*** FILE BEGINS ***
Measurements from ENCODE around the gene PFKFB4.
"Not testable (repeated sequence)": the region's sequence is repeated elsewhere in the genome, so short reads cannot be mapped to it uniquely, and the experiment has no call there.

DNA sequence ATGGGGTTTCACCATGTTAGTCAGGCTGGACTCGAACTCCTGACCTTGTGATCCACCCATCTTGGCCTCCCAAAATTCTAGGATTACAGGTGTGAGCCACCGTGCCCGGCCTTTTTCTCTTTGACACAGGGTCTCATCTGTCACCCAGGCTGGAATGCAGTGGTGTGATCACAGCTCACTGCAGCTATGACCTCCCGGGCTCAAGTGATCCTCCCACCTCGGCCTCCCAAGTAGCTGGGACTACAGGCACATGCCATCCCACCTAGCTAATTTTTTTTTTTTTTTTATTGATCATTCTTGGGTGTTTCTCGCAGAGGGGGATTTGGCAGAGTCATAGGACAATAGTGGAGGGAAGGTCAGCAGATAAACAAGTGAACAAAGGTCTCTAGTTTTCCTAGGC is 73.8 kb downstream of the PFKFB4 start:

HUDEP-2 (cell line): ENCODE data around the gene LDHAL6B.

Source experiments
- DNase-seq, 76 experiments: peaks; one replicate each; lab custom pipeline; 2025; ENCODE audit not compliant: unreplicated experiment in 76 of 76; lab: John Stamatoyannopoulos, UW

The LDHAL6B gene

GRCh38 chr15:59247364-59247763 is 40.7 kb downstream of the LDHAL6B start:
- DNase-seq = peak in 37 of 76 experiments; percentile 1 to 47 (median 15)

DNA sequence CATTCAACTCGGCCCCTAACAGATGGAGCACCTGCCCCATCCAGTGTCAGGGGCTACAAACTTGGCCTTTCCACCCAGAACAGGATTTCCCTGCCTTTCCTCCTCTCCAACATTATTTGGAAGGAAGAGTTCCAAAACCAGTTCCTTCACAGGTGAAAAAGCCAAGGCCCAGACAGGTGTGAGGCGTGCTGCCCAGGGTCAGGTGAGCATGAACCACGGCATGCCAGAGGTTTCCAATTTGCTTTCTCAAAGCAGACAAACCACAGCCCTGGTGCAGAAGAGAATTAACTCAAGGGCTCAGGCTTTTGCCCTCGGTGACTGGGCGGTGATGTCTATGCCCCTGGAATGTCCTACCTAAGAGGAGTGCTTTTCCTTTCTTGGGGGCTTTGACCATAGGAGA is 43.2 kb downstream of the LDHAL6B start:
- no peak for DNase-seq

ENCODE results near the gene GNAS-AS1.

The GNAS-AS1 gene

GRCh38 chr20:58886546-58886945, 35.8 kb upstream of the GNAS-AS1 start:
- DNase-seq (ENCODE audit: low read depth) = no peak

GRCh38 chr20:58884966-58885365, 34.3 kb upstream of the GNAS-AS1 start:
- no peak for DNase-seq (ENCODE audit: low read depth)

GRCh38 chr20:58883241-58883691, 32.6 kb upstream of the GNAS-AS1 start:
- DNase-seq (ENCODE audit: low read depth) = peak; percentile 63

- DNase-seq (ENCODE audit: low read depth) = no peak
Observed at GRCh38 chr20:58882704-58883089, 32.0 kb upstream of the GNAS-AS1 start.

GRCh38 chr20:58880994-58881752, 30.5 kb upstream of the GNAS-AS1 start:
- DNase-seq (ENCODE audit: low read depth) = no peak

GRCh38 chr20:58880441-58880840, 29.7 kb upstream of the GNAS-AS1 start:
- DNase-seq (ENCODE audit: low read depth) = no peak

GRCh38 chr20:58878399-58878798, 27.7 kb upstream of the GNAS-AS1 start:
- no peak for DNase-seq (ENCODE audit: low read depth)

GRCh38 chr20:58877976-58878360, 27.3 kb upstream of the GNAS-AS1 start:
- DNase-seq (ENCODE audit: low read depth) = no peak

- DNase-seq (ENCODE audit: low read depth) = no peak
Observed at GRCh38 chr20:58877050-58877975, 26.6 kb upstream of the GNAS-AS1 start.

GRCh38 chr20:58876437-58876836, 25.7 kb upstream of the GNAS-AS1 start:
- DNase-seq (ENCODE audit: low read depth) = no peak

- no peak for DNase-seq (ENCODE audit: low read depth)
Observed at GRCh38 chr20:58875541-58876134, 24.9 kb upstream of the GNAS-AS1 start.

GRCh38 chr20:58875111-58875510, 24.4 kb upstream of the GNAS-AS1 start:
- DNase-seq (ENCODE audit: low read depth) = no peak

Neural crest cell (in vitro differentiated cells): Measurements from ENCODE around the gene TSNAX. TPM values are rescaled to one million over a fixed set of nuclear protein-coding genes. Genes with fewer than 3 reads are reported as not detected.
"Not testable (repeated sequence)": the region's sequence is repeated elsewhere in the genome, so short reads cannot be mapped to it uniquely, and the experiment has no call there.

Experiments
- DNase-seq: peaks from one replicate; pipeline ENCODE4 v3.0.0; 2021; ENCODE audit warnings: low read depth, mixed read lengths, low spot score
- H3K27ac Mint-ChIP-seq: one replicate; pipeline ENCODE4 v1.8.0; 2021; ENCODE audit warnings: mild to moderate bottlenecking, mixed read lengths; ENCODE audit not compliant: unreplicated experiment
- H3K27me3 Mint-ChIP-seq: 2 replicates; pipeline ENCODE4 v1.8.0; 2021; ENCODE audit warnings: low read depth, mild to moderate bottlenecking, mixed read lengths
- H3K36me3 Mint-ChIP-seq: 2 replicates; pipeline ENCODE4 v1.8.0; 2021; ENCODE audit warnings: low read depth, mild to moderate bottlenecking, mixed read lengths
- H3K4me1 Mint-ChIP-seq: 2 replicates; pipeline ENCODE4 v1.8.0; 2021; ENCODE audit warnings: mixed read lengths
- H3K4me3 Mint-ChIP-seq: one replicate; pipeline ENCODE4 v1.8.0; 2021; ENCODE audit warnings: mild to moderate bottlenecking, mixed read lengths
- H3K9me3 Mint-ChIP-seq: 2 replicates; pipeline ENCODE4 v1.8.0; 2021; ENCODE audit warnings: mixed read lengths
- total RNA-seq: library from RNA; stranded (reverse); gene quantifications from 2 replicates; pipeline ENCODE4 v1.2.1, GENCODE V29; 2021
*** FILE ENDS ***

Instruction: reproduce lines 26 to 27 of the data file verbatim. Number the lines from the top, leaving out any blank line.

GRCh38 chr20:58878399-58878798, 27.7 kb upstream of the GNAS-AS1 start:
- no peak for DNase-seq (ENCODE audit: low read depth)